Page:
Binary Opposition: Sociolinguistic Variation in Non-Binary Speakers

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Binary Opposition

Binary Opposition Sociolinguistic Variation in Non-Binary Speakers
Jack Rechsteiner
Linguistics Undergraduate Program
Michigan State University

Binary Opposition Sociolinguistic Variation in Non-Binary Speakers
As ideas about gender evolve, it is important for research to evolve with it. Much previous sociolinguistic work has considered gender in terms of the male–female binary which has led to analyses that view gender as asocial variable which has predictable effects in tandem with the effects of other macro-social categories and sociolinguistic variables (Eckert 1992). If sociolinguistics aims to descriptively study the influence of social variables on a speaker’s language production, then it is imperative to use an analytic approach which allows for the many complexities of gender to be examined and interpreted. Gender has been used as a sociolinguistic variable because of its salience in public discourse and power relations (Trudgill 1972; Lakoff
1973) as well as being a key component of many social hierarchies (Enke 2012, p, but framing gender as a male–female binary is inadequate for understanding the interactions between gender and sociolinguistic variation because it fails to include identities which could provide valuable insight into these interactions.
Existing research on those who are outside the cisnormative binary has largely focused on the experiences of trans people with binary trans identities (Goldberg & Kuvalanka however, the amount of research on speakers with gender identities outside of the transnormative and cisnormative binaries is significantly smaller (Bradford et al. 2019; Garmpi 2020).
Non-binary individuals present direct opposition to these gender binaries, in that they may identify as being somewhere along the spectrum between male and female or outside of the male–female dichotomy entirely. The experiences of non-binary individuals have been shown to be different from the experiences of binary-gendered individuals, such as marginalization in both cis and LGBT communities in addition to the unique challenges of being gender nonconforming in spaces that tend to understand gender as a binary framework (Goldberg & Kuvalanka 2018;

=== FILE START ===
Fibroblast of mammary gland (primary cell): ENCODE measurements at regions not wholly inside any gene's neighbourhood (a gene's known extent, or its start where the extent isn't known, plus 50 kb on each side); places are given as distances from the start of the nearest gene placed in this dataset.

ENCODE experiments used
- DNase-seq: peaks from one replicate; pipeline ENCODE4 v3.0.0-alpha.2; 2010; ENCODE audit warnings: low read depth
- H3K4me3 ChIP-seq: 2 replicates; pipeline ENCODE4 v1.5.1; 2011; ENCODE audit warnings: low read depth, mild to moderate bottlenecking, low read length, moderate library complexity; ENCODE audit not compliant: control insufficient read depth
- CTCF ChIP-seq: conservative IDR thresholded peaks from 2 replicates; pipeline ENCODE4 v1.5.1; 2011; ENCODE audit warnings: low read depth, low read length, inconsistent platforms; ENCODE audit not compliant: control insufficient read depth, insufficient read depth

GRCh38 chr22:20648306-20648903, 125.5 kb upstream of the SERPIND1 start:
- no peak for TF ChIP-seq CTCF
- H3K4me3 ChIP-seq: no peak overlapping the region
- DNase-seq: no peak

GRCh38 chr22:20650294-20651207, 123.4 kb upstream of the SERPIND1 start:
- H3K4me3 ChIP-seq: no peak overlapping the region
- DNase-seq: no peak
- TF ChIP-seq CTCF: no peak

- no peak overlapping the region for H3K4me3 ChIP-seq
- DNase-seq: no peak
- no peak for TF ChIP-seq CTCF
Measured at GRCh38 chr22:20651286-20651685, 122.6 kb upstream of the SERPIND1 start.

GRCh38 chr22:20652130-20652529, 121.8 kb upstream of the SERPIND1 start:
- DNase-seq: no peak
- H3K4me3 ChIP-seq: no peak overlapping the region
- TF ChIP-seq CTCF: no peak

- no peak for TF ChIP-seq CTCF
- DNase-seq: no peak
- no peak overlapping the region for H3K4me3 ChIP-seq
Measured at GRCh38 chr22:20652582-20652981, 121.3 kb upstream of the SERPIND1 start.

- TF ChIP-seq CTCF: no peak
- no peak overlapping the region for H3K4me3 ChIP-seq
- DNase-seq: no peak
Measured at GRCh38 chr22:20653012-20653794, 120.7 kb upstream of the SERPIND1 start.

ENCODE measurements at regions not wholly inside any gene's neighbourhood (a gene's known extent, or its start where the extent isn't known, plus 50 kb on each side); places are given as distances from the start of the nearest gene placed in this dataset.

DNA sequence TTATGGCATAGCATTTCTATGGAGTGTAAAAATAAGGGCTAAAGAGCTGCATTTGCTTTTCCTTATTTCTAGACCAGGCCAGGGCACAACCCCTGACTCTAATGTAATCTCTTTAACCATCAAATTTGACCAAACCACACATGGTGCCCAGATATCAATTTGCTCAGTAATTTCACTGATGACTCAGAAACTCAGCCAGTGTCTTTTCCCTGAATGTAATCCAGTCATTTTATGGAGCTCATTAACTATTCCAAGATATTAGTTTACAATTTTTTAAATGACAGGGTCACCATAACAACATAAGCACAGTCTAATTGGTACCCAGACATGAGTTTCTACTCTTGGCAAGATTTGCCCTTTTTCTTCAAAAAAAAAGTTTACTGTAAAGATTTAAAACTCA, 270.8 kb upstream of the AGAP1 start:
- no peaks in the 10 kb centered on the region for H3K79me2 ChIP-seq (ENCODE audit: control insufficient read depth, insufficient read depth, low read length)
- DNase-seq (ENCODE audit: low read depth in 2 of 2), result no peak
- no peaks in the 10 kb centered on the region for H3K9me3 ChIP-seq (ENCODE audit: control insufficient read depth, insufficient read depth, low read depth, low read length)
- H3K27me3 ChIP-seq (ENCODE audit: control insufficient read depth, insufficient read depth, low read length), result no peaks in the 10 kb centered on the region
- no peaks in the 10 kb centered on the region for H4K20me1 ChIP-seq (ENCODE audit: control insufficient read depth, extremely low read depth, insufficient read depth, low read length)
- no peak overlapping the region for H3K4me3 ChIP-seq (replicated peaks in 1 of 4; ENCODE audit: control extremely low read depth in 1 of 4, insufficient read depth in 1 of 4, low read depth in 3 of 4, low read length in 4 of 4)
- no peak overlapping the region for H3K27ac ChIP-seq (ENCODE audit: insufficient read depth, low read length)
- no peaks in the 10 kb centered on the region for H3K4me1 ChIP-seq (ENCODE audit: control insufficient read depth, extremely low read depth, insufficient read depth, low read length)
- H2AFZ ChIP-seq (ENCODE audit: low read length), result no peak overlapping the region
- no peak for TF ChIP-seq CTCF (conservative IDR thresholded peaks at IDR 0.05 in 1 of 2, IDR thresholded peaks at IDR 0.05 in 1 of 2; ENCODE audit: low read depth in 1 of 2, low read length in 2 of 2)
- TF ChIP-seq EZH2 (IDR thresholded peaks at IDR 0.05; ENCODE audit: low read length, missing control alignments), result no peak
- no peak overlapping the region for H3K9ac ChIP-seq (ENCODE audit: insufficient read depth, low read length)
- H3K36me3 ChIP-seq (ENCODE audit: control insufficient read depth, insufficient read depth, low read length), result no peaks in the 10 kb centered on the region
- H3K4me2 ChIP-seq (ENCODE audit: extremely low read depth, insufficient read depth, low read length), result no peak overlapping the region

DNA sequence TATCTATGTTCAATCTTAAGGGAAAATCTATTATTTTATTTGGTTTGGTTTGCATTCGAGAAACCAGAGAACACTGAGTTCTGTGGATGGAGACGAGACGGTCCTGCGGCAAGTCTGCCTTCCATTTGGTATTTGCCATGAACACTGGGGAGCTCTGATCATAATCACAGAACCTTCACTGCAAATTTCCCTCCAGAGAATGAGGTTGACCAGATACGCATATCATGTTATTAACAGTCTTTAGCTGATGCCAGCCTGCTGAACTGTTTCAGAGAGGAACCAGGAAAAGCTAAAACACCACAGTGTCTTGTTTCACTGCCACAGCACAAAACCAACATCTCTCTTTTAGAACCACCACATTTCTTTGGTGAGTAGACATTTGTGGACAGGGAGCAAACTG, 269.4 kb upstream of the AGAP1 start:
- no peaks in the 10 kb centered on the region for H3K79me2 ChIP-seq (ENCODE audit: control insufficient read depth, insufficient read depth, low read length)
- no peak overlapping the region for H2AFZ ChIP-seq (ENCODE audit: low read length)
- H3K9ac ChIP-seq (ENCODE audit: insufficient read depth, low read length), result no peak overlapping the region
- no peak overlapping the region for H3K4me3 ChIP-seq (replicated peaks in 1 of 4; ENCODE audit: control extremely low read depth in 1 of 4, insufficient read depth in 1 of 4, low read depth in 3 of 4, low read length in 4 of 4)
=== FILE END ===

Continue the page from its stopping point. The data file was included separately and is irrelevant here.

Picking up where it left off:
Bradford et. al 2019). The construction of non-binary identity has also been shown to bean active and unique process due to the ways that non-binary speakers utilize linguistic resources
“to produce stances of resistance to cis-normative femininity and masculinity (Gratton An examination of sociolinguistic variation in non-binary speakers should be crucial in developing our understanding of gender and how it interacts with language, instead of a curiosity that is relegated to the margins of research.
Research has observed non-binary speakers using (ING) variants at differing rates indifferent speech environments dependent upon the identity that the speaker felt the need to present in those social contexts (Gratton 2016). The goal of this study is to build upon this research by examining the variable use of (ING) by non-binary individuals while speaking about gender as contrasted with speaking on other topics. The research uses data from sociolinguistic surveys that were conducted with six non-binary participants. The analysis of this data showed that the non-binary participants interviewed did not significantly vary in their use of (ING)
across topics, and it revealed that all participants had similar patterns of (ING) production regardless of their sex assignment at birth. This raises the implication that future research should consider analyzing the speech patterns of non-binary speakers in relation to other non-binary speakers to further confirm this trend. This paper begins with a review of the literature on gender, the variable (ING, and sociolinguistic variation in non-binary speakers, followed by a description of the methodology used in this study, a review of the results of the study, and discussions of patterns found in the data, insights gleaned from the participant’s meta-linguistic data, as well as addressing other factors which may have influenced usage of (ING).

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